Albertan separatism: How would it work, if at all?

Alberta. The frustrated, underappreciated, and rebellious youth of our dysfunctional Canadian family appears to be more angry than ever.

Joseph Fang Toronto Ontario

Separating from Canada is not a new idea among our provinces and territories. We’ve seen attempts from east to west over the last century, some much more notable than others.

Some gain full heads of steam, while others never see the light of day. But while Quebec is synonymous with secession, we often overlook our 4th most populous province. The province that also holds the title of having the highest GDP per capita: Alberta

Alberta. The frustrated, underappreciated, and rebellious youth of our dysfunctional Canadian family. Within the constant butting of heads that goes on between the provinces in our lovely country, Alberta must truly feel as though they are in a never-ending fight to be themselves. A coming of age story that never truly manifests.

But could the Wild Rose Country become a reality? Could Alberta become their own country separate from Canada, or anybody else for that matter?

The short answer: Technically, yes. But for the love of God, no.

Secession is fully permissible in Canada. We know this from Quebec’s valiant efforts in the 20th century that nearly made “La Belle Province” into “La Belle Pays”

But our French-Canadian brothers aren’t the only ones to have given this idea some serious thought. Nova Scotia, Newfoundland & Labrador, Manitoba, the Yukon, British Columbia, and even Vancouver Island have all had secession movements, to varying degrees of success. (although clearly, none of them actually achieved their ultimate goal)

Alberta’s case is definitely an intriguing one, though. This idea fades in and out of the public conscious, and every now and again, it captures the spirit of Alberta’s people. Rallies are had, headlines are made, and a portion of the Albertan people make it clear to the rest of us: They want out.

Is becoming an independent country a good idea? Some have more faith than others.

The idea of becoming a fully self-autonomous nation is very romantic, and would definitely give those Albertans a great sense of pride. A sense that they finally control their own destiny, and do things their way, without federal fingers fighting against frackers and oil workers.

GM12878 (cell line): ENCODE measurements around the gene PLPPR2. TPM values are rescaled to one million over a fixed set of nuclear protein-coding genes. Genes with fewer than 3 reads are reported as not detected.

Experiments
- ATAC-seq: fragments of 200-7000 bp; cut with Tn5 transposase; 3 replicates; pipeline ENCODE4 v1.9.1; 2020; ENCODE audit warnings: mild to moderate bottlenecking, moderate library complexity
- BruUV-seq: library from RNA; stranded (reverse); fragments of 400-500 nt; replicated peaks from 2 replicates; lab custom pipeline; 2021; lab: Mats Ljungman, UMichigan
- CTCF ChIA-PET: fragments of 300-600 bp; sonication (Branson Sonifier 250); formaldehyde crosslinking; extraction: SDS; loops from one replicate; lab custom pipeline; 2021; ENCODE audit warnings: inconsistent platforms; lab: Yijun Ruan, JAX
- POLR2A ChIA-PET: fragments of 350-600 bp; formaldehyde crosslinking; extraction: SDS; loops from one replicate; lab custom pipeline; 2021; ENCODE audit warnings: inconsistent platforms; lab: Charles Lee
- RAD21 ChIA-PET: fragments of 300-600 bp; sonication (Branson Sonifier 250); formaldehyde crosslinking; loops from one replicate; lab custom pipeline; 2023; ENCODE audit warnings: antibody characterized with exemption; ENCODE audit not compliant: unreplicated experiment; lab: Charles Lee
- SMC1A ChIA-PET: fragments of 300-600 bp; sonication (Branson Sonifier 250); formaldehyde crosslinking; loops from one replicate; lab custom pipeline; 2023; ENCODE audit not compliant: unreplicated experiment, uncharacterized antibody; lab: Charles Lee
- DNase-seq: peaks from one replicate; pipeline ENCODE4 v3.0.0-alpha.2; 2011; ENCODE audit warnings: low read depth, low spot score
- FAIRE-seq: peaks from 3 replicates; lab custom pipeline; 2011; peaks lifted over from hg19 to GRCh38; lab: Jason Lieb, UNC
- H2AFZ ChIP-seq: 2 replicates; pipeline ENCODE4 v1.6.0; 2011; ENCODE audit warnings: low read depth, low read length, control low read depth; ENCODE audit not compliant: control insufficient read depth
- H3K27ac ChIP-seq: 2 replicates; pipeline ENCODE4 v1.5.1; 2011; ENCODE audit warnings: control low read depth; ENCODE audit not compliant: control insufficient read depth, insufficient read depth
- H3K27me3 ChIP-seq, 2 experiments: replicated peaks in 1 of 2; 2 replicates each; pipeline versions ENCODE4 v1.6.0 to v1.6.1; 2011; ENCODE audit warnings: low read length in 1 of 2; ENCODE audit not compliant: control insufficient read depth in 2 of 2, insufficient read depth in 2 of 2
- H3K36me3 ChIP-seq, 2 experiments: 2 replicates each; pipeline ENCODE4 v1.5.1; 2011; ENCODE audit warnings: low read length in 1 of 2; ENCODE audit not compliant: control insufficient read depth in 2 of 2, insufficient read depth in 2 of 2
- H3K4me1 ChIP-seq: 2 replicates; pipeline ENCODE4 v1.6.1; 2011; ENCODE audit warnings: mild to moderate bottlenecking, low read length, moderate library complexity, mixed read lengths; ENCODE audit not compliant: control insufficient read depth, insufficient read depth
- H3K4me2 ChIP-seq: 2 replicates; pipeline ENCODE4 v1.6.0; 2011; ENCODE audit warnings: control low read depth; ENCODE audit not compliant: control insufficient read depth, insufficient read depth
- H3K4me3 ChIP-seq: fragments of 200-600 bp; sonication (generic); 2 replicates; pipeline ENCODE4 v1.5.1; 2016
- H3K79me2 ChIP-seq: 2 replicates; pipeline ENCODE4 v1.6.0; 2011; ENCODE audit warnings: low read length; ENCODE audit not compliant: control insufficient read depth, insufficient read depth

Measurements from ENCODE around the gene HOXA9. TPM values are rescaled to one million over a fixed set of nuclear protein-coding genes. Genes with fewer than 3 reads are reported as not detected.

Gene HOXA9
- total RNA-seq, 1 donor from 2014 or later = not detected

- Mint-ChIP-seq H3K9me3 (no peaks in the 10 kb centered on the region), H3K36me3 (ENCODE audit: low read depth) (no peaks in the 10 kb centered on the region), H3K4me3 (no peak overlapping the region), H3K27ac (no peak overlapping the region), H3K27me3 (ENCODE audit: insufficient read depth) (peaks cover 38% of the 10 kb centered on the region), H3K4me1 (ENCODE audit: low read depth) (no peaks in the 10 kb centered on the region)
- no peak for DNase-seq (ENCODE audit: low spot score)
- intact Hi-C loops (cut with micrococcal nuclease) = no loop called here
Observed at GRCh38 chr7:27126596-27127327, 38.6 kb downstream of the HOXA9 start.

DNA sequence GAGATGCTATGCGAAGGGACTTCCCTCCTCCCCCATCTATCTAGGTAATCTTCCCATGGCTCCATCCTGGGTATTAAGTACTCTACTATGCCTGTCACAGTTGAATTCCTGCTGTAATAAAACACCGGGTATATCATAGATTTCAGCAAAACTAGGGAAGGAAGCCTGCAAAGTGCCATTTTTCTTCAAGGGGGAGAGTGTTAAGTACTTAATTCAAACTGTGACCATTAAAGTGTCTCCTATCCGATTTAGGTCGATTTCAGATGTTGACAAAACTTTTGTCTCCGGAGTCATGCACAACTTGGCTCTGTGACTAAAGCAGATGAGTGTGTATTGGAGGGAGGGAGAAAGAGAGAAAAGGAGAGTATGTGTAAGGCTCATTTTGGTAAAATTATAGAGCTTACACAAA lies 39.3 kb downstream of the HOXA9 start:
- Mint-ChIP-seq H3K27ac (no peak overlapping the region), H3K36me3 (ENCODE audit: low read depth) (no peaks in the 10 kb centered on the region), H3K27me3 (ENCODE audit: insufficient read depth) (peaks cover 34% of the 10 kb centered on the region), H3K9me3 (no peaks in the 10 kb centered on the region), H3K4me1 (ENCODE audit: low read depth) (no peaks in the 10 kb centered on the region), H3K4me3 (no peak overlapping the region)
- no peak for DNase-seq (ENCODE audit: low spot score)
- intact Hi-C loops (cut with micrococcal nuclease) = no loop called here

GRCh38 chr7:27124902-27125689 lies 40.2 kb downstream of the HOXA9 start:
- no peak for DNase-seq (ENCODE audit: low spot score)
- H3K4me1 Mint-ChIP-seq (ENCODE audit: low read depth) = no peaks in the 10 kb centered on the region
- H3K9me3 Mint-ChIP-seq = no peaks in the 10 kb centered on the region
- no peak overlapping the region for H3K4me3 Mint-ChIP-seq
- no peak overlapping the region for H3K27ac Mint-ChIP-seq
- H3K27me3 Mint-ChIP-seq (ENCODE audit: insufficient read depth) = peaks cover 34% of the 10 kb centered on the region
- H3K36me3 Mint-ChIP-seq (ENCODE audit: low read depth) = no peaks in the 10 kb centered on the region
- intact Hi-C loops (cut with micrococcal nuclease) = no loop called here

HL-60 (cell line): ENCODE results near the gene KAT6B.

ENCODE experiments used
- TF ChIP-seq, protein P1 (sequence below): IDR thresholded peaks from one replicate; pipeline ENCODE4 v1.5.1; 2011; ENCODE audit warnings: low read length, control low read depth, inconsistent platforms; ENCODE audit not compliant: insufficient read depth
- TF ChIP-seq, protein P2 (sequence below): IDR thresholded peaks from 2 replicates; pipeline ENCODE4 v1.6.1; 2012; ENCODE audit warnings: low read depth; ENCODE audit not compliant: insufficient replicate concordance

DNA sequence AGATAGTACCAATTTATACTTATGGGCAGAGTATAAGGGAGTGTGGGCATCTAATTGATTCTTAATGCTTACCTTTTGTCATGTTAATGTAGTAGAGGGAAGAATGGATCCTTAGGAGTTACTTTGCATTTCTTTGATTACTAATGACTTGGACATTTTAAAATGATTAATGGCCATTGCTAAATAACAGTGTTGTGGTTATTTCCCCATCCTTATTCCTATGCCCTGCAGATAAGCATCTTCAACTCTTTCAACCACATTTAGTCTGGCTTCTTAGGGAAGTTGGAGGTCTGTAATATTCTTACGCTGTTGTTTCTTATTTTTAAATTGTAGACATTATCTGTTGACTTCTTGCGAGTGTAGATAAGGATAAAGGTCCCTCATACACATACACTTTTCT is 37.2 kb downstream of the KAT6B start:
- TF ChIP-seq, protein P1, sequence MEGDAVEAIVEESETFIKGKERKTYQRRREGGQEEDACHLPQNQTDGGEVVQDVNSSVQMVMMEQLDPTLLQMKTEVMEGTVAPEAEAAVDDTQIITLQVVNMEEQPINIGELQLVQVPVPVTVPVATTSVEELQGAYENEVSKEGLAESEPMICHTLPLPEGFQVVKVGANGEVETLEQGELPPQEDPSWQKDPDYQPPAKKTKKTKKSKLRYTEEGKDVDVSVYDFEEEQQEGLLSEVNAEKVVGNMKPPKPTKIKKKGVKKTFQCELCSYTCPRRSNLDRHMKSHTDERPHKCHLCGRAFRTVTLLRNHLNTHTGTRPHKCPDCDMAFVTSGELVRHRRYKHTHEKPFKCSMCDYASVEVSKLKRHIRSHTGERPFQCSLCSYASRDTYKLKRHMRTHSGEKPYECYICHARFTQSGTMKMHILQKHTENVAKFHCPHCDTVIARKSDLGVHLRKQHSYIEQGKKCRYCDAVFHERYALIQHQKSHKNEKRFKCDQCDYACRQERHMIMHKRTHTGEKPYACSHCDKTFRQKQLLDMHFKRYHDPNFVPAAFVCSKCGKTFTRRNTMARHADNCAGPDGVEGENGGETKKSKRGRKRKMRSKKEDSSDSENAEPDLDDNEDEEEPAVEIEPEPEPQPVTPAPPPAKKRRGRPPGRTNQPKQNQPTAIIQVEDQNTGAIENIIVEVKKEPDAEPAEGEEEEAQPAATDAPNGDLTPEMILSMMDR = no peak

But it’s short-sighted. As pointed out in the National Post, Alberta has no coastline. Pipeline negotiations would be hit with a whirlwind of new challenges and difficulties, and the monsoon of debt that could potentially accumulate from secession is also a legitimate risk.

The most realistic route would be for Alberta to become 51st United State. Joining the U.S. is a seeming win-win. It bolsters the US’ economy, making them much more energy independent.

But other factors are also at play here that make the sweet deal much sourer. The US is in debt. Lots and lots of debt. For the same reasons that Puerto Rico should avoid becoming a state at this point in time, so should Alberta.

Yet the movement is back. It’s vocal, and it’s not going away. 2018 saw a number of pro-secession rallies, full of Albertans who feel alienated and uninvolved in their fate.

The fact of the matter is, a lot of these Albertans may know full well that secession would be a world of challenges, both economically and socially. They know that it may cause new unforeseen problems, and a slew of issues that we haven’t thought of yet. But they still feel that way, and want things to change for the better.

The roots of Albertan separatism, like a lot of our issues today, start with a Trudeau. In this case, Pierre. The seeds for the idea of a separate Alberta were planted in the 1970s when then Prime Minister P.E.T. (as he was so affectionately called) began to pursue ideas of a bilingual Canada from east to west.

It, of course, goes deeper than just that, though. The National Energy Program was seen by many Albertans as a direct slap in the face to the economy and Albertan values. These impressions have definitely lasted, as we now have an Alberta who have made it clear they’re not all too thrilled about the new Trudeau, either.

What do you think? Are Albertans right to feel this way?

Is secession a viable option? Where does it go from here?


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